Office of the Registrar
Sir Wilfred Grenfell College (2010/2011)
10.13 Folklore

Folklore 1000 (or 2000) is the prerequisite for all other courses in Folklore, except Folklore 1050, Folklore 1060 and those courses cross-listed with other subject areas.


Introduction to Folklore

is the role that tradition plays in communication, art and society will be discussed through an examination of folklore materials from Newfoundland and the English-speaking world. Readings and "listenings" will emphasize the use of folklore in context, e.g., the proverb in speech and the folksong in childrearing. Students will be urged to analyse the traditions in their own lives through special assignments.

CR: Folklore 2000


Folklore Studies

is an examination of specific folklore studies illustrating important themes and approaches in folkloristics. These will include antiquarian, nationalistic, diffusionist, historic-contextual, functional, structural, and performance analyses as typified in selected readings from the works of leading folklorists.

There is no prerequisite for this course. However, students should note that they will need to take Folklore 1000 (or Folklore 2000) before they can advance to other courses.


Folklore Research Methods - An Introduction

is designed to provide the basic introduction to the research resources, tools and methods regularly employed in the area of Folklore. On the one hand, the course will examine what types of Library and Archive resources can be useful to the folklorist and, on the other hand, it will explore how folklorists in fieldwork situations should handle people, and how they can capture for posterity a record of the interviews that they have conducted and the events that they have observed. It is strongly recommended that majors and minors take this course before taking 3000 and 4000 level courses.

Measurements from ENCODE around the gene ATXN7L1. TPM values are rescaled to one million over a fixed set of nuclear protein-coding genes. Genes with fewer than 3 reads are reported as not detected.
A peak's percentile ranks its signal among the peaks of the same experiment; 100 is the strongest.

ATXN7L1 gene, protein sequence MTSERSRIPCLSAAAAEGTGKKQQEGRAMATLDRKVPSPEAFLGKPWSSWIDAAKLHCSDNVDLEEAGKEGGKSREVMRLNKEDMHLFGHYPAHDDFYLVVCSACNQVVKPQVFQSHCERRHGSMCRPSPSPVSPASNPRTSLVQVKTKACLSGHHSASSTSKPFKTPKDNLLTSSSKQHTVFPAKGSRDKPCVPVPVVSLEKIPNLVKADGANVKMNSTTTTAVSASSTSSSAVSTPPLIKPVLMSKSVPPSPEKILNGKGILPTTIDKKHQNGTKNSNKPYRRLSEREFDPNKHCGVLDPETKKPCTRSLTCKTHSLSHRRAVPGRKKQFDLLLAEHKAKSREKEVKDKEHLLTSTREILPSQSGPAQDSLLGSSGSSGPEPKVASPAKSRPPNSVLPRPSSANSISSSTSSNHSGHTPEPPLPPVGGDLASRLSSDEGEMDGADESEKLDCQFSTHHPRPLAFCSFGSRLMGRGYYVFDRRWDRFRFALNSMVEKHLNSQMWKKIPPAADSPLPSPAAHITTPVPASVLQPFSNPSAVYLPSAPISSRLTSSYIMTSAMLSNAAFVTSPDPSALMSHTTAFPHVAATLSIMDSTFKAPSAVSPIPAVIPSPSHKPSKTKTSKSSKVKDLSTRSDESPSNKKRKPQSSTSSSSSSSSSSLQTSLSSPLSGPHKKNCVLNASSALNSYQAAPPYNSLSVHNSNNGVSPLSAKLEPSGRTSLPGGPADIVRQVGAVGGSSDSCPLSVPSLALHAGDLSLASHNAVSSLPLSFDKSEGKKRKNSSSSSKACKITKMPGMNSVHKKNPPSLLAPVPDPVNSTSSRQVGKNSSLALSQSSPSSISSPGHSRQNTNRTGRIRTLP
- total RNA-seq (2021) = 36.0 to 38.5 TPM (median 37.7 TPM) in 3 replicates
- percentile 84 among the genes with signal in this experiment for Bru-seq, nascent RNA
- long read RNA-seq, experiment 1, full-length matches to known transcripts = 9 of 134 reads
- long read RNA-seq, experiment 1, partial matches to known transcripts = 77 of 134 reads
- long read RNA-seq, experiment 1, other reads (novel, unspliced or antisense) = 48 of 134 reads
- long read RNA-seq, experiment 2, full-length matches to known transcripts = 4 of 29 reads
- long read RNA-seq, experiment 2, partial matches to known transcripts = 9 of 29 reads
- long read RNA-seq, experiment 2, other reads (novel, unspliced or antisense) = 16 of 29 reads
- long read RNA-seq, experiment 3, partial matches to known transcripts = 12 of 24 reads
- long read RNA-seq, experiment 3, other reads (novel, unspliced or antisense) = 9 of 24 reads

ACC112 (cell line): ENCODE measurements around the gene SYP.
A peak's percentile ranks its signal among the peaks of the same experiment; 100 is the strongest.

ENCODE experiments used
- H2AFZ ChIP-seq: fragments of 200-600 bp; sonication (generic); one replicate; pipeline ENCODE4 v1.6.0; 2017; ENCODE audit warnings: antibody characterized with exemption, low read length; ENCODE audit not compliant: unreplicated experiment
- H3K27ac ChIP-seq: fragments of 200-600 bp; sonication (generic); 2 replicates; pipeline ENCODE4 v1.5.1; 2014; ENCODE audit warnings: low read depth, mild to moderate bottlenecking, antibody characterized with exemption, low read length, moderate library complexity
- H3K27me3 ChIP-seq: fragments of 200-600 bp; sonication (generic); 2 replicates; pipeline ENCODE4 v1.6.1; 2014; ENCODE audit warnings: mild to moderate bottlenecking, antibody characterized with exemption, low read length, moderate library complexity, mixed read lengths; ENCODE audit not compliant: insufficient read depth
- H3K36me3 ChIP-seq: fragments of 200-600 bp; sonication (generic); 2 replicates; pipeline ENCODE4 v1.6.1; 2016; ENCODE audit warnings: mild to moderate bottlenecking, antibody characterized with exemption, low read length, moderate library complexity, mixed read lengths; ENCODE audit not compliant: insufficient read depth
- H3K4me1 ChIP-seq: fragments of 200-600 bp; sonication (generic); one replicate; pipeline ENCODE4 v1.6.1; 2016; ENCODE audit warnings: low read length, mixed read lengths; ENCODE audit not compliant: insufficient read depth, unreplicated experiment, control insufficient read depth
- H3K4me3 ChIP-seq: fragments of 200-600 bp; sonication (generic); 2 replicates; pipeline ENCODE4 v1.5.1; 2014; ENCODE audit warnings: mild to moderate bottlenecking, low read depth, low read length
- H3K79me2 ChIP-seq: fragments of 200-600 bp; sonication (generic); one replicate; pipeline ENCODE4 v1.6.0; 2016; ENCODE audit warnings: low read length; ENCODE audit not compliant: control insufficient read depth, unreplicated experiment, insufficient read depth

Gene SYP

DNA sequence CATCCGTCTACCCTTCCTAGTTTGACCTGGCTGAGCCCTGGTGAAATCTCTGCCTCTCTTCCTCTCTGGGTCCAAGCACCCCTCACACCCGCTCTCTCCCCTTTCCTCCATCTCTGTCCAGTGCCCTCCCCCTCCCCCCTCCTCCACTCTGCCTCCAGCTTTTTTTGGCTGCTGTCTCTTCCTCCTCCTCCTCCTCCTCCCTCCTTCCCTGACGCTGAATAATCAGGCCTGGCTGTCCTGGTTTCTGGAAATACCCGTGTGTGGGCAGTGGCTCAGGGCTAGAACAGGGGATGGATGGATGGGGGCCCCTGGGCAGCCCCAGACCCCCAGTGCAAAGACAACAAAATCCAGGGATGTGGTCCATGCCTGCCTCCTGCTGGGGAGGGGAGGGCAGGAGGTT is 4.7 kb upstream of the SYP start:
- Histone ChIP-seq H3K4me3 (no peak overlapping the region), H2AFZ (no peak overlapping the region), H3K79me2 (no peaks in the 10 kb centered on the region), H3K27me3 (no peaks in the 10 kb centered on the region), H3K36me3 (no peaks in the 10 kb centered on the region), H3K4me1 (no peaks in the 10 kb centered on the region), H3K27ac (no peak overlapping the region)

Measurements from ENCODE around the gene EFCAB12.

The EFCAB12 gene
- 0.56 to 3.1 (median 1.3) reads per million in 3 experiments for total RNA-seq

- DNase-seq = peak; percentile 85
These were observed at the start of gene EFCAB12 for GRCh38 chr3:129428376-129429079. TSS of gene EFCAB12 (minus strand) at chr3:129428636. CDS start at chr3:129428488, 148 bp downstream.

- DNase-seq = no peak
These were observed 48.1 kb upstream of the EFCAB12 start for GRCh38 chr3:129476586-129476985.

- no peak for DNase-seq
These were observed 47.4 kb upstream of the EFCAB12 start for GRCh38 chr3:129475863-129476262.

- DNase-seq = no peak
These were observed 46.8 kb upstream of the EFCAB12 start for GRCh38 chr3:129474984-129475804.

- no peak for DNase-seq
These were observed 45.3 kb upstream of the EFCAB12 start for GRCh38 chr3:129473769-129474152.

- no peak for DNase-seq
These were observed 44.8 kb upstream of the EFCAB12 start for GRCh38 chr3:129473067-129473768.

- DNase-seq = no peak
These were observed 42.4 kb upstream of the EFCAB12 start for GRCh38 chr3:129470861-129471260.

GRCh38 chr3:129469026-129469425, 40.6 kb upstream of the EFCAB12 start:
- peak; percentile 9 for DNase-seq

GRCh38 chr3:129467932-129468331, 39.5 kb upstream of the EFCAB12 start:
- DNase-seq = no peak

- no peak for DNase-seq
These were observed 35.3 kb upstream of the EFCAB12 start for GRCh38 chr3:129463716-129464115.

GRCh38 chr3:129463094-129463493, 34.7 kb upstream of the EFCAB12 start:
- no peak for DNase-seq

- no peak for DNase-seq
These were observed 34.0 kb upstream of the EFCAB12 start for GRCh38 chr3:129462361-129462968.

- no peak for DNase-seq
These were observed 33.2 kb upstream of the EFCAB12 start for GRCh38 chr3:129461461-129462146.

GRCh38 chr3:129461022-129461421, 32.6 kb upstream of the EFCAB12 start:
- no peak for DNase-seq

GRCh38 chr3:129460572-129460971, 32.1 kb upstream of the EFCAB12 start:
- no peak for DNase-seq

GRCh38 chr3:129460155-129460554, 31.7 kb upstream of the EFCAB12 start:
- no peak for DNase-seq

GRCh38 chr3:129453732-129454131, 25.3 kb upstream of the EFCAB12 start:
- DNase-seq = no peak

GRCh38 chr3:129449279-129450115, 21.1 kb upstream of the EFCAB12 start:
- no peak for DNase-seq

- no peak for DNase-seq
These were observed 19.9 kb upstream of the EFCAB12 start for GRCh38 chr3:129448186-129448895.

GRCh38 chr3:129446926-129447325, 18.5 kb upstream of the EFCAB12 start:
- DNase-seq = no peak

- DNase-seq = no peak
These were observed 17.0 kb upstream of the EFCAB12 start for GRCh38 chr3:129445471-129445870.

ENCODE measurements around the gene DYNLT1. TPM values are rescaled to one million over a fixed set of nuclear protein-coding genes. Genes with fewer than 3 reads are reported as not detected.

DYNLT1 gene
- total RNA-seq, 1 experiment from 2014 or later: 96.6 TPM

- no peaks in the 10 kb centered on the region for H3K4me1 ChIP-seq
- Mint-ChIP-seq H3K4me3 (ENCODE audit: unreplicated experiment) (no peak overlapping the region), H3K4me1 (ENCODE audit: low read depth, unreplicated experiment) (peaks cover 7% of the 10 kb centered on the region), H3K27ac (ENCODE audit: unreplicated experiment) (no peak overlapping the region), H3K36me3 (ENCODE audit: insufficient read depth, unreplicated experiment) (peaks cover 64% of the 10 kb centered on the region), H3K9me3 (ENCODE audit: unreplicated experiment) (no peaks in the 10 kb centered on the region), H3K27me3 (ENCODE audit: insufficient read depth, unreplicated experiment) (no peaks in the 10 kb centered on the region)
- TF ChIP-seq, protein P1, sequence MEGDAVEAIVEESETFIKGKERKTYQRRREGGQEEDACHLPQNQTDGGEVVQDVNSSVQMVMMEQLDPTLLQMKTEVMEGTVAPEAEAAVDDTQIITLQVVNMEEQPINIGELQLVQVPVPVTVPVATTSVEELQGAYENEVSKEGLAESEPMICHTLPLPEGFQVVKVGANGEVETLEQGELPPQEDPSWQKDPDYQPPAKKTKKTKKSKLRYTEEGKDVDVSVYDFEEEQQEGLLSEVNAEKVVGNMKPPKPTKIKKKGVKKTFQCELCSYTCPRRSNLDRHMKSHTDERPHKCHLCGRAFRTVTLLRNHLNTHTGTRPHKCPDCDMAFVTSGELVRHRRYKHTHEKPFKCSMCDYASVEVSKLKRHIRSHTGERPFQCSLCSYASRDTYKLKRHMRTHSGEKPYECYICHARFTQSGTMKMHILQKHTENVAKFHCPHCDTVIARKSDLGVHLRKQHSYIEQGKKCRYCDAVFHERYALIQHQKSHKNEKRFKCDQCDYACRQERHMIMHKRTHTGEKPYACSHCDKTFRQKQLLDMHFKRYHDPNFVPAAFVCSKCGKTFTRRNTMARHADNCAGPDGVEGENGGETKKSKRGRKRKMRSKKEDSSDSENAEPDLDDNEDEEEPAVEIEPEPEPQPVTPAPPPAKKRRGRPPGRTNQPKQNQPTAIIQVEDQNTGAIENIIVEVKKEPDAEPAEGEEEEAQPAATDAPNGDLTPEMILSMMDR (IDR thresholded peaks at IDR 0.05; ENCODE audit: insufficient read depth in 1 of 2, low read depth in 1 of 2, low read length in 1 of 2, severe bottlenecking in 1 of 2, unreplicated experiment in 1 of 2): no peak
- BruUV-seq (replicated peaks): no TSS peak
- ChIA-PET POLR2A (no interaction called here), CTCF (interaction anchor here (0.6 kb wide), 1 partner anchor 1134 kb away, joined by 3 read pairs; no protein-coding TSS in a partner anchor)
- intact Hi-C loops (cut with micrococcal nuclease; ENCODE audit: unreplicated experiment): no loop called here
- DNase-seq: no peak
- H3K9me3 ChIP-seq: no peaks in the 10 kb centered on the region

Newfoundland Society and Culture

is the Sociology and Anthropology of the Island of Newfoundland. The focus is on social and cultural aspects of contemporary island Newfoundland.

CR: Sociology/Anthropology 2230


Newfoundland Folklore

is survey of the various types of Folklore: tale, song, rhyme, riddle, proverb, belief, custom, childlore and others, with stress on their function in the Newfoundland community culture. Individual collection and analysis of materials from the students' home communities, supplemented by data from the this University's Folklore and Language Archive.

CR: Anthropology 2300 and the former Folklore 3420

PR: Folklore 1000 or Folklore 2000, or Anthropology 1031


Folklife Studies

is an examination of the traditional cultures of Europe and North America with special reference to Newfoundland. A selection of the following areas will be covered: settlement patterns, architecture, work and leisure patterns in the folk community, calendar customs, rites of passage, folk religion, folk medicine, language and folk culture, folk costume, foodways and folk art.